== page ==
func test() []int {

   s := make([]int,3,4)

   return s
}

It is found that in the process of memory allocation, the variable s escapes to the heap for initialization, that is, the pointer of the slice is stored on the heap, and whether the slice itself is stored on the heap or stack, if the variables of the slice pointer escape, the slice will also be initialized on the heap, although its capacity is very small, it can be initialized on the stack.

Summary:
After learning, this is related to the context of the code fragment:
1) If the variable is explicitly referenced outside the function, memory will certainly be allocated on the heap
2) If the compile time compiler cannot determine whether it is externally referenced, it will also be allocated directly on the heap
3) However, if the slice is only used to take part of the value and return after initialization in the method, there will still be no escape.

3. Expansion of slice:

slice Capacity expansion
slice There are two points to pay attention to in capacity expansion:
1.Principle of capacity expansion 2.Capacity expansion mechanism
1.Principle of capacity expansion:
In fact, the storage space will be reapplied for capacity expansion, and the space length will be the same as that after capacity expansion cap´╝îThen put the original len The length of data is copied to the new slice, and the original slice still exists.
2.Capacity expansion mechanism:
When cap Less than 1024, basically when slice Satisfied cap Later again append New data will be expanded to the original data cap Twice as much as
 When cap Greater than 1024, slice The capacity expansion method is the original cap Of 1.25 times,That is to open up more than 1 on the original basis/4 New space
// Declare an array
arr := [10]int{1,2,3,4,5,6,7,8,9,10}
// The first slice is generated from the array
sub_slice1 := arr[2:4]
// It is found that len is 2 and cap is 8
// This indicates that the slice will reuse its cap as storage space from the original array, and will not apply for new space to save space
fmt.Printf("len:%d, cap:%d \n", len(sub_slice1), cap(sub_slice1)) //len:2, cap:8

// Here is a simple 2x expansion
// First apply for an empty slice
empty_slice := make([]int,0)
fmt.Printf("len:%d, cap:%d \n", len(empty_slice), cap(empty_slice)) //len:0, cap:0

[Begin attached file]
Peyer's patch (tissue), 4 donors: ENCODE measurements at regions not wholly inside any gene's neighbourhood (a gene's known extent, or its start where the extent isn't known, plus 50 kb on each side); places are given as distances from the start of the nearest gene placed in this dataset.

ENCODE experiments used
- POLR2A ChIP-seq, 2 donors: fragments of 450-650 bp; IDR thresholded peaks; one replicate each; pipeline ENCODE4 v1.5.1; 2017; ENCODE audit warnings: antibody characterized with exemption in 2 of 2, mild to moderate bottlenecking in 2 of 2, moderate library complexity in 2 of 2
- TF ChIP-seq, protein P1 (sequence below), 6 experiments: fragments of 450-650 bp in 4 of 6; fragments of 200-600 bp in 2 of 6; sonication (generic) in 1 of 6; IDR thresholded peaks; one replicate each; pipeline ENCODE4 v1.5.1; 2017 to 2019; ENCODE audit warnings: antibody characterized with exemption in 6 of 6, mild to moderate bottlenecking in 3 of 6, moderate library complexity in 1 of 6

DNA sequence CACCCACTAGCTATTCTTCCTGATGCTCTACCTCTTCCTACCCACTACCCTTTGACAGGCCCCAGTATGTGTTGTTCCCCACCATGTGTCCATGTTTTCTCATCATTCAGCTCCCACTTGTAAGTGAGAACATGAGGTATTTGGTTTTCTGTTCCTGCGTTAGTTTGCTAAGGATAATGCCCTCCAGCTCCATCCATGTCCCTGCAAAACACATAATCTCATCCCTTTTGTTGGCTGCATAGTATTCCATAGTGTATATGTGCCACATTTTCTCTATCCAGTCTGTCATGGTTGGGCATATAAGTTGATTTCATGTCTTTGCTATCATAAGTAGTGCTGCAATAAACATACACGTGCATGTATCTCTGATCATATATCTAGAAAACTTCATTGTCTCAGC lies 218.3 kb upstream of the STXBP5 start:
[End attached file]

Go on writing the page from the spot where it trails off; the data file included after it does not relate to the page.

new_slice := append(empty_slice, 1)
fmt.Printf("len:%d, cap:%d \n", len(new_slice), cap(new_slice)) //len:1, cap:1
new_slice = append(new_slice, 2)
fmt.Printf("len:%d, cap:%d \n", len(new_slice), cap(new_slice)) //len:2, cap:2
new_slice = append(new_slice, 3)
new_slice = append(new_slice, 4)
fmt.Printf("len:%d, cap:%d \n", len(new_slice), cap(new_slice)) //len:4, cap:4
// The next expansion can be clearly seen twice
new_slice = append(new_slice, 5)
fmt.Printf("len:%d, cap:%d \n", len(new_slice), cap(new_slice)) //len:5, cap:8

3, What pits need to be paid attention to in the use of slices?

In actual development, I encountered pits using slices:
1. When generating many slices from an array, it should be noted that the bottom layer of each slice is actually the same array, and the update operation will affect the slice contents seen by other slices.
2. When we want to add and append slices in other methods, we must return a slice and receive it with variables to complete the addition and deletion of slices, otherwise it will be invalid.
3. The problem of large slice. The performance of large slice will be very low during capacity expansion or copy. It should be noted that once the append operation of large slice exceeds the limit when dynamically adding memory, the program will crash; And copy a large slice will be very slow.

summary

Slicing is a very common type of dynamic array in go development. In addition to simple application, understanding its principle will help us to complete the development more efficiently.
Because the native library of go language has no linked list, queue, stack and other higher-level data structures, we can realize the structure of queue and stack based on Slice (that is, dynamic array). We can have a deeper understanding of Slice in the process of adding, deleting, modifying and querying data structures.

Keywords: Go

Added by tkreinbring on Sun, 19 Dec 2021 17:52:54 +0200